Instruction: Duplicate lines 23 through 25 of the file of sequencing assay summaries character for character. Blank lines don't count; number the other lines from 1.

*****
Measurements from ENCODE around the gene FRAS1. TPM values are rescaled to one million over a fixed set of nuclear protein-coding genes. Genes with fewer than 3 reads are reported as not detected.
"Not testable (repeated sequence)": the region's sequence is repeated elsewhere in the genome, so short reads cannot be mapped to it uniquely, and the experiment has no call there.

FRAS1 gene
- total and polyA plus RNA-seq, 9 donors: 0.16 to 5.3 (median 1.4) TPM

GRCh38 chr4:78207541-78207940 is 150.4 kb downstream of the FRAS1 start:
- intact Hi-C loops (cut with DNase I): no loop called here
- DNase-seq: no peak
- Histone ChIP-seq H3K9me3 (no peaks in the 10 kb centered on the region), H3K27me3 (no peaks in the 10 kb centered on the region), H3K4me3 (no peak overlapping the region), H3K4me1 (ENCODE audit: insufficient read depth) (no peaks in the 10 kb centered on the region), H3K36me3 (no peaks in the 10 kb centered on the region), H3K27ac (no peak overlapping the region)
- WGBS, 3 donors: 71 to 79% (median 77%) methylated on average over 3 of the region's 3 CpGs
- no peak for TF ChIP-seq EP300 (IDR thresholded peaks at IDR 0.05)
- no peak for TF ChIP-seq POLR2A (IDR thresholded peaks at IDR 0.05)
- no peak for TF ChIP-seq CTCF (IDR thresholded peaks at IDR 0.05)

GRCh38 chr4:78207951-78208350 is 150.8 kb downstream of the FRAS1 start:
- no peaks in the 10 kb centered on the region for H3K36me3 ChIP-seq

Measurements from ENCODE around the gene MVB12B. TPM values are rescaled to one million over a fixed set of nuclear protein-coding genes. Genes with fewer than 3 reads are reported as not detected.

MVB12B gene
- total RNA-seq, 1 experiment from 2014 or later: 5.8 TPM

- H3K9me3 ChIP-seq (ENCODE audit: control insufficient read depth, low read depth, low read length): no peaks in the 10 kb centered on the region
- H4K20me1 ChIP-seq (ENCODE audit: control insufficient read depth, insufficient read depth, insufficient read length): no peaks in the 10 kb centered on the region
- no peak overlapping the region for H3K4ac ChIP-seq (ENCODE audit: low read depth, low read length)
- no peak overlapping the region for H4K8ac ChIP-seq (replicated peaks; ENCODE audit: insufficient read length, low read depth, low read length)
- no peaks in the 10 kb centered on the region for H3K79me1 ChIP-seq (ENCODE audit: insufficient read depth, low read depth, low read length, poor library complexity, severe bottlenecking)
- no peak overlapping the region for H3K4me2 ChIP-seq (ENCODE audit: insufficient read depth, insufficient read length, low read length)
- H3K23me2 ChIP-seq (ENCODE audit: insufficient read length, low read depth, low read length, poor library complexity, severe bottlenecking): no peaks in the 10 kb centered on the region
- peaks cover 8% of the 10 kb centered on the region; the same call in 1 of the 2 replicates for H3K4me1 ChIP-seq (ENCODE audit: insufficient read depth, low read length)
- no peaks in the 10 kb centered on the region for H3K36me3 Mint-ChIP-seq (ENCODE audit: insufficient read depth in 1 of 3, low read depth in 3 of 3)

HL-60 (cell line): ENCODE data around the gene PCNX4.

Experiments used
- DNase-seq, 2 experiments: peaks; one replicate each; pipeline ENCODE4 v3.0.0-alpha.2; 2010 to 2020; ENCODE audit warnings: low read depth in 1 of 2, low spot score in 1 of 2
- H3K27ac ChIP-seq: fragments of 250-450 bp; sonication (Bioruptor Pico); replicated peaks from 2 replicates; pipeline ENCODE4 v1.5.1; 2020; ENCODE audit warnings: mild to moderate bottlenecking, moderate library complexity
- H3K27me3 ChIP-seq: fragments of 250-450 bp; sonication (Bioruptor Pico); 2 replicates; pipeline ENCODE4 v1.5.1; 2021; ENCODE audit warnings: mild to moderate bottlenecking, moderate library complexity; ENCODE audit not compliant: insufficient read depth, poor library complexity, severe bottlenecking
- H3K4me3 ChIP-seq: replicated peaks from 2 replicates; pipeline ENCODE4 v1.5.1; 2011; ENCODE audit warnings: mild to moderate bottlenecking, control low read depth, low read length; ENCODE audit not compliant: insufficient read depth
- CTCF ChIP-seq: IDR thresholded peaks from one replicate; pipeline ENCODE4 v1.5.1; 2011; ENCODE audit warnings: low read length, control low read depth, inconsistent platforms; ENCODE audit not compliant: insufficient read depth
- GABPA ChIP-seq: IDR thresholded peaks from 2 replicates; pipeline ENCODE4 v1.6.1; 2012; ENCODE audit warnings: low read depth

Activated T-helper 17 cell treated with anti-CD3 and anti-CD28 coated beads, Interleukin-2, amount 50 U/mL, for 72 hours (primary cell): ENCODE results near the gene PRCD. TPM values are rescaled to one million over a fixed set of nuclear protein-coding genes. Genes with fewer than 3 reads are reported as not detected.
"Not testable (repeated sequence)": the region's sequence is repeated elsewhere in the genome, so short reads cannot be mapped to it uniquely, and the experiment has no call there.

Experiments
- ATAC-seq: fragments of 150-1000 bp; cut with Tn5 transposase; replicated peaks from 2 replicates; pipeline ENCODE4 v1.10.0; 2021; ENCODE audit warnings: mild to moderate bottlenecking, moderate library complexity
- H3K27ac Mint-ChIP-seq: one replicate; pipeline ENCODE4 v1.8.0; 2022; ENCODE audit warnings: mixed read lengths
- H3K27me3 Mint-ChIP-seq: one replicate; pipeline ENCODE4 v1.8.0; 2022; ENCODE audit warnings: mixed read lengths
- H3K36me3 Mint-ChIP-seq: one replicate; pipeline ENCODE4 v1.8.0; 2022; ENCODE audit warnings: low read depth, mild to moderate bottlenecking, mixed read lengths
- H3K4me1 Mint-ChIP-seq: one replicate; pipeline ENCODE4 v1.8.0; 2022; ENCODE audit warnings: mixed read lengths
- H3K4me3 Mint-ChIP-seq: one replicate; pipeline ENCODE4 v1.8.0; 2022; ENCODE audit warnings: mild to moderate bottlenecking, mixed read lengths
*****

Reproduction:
- no peak overlapping the region for H3K4me2 ChIP-seq (ENCODE audit: insufficient read depth, insufficient read length, low read length)
- H3K23me2 ChIP-seq (ENCODE audit: insufficient read length, low read depth, low read length, poor library complexity, severe bottlenecking): no peaks in the 10 kb centered on the region
- peaks cover 8% of the 10 kb centered on the region; the same call in 1 of the 2 replicates for H3K4me1 ChIP-seq (ENCODE audit: insufficient read depth, low read length)